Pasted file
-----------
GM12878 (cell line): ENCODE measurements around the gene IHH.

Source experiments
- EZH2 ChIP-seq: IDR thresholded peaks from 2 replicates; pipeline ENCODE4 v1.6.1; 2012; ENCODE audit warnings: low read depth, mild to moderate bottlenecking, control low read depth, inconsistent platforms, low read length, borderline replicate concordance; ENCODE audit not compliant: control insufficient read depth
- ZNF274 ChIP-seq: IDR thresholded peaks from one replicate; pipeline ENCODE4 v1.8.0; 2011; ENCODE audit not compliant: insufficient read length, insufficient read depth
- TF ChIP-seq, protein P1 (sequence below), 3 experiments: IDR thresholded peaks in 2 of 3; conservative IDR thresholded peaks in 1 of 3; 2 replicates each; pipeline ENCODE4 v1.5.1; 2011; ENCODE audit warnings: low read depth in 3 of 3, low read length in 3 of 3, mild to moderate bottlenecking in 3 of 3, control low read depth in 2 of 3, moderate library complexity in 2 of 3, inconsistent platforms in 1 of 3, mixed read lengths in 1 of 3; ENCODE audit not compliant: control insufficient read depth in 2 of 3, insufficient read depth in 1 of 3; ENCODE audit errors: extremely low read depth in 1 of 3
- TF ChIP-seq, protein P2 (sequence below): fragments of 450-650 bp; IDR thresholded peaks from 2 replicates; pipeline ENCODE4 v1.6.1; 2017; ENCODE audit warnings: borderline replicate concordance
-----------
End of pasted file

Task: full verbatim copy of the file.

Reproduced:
GM12878 (cell line): ENCODE measurements around the gene IHH.

Source experiments
- EZH2 ChIP-seq: IDR thresholded peaks from 2 replicates; pipeline ENCODE4 v1.6.1; 2012; ENCODE audit warnings: low read depth, mild to moderate bottlenecking, control low read depth, inconsistent platforms, low read length, borderline replicate concordance; ENCODE audit not compliant: control insufficient read depth
- ZNF274 ChIP-seq: IDR thresholded peaks from one replicate; pipeline ENCODE4 v1.8.0; 2011; ENCODE audit not compliant: insufficient read length, insufficient read depth
- TF ChIP-seq, protein P1 (sequence below), 3 experiments: IDR thresholded peaks in 2 of 3; conservative IDR thresholded peaks in 1 of 3; 2 replicates each; pipeline ENCODE4 v1.5.1; 2011; ENCODE audit warnings: low read depth in 3 of 3, low read length in 3 of 3, mild to moderate bottlenecking in 3 of 3, control low read depth in 2 of 3, moderate library complexity in 2 of 3, inconsistent platforms in 1 of 3, mixed read lengths in 1 of 3; ENCODE audit not compliant: control insufficient read depth in 2 of 3, insufficient read depth in 1 of 3; ENCODE audit errors: extremely low read depth in 1 of 3
- TF ChIP-seq, protein P2 (sequence below): fragments of 450-650 bp; IDR thresholded peaks from 2 replicates; pipeline ENCODE4 v1.6.1; 2017; ENCODE audit warnings: borderline replicate concordance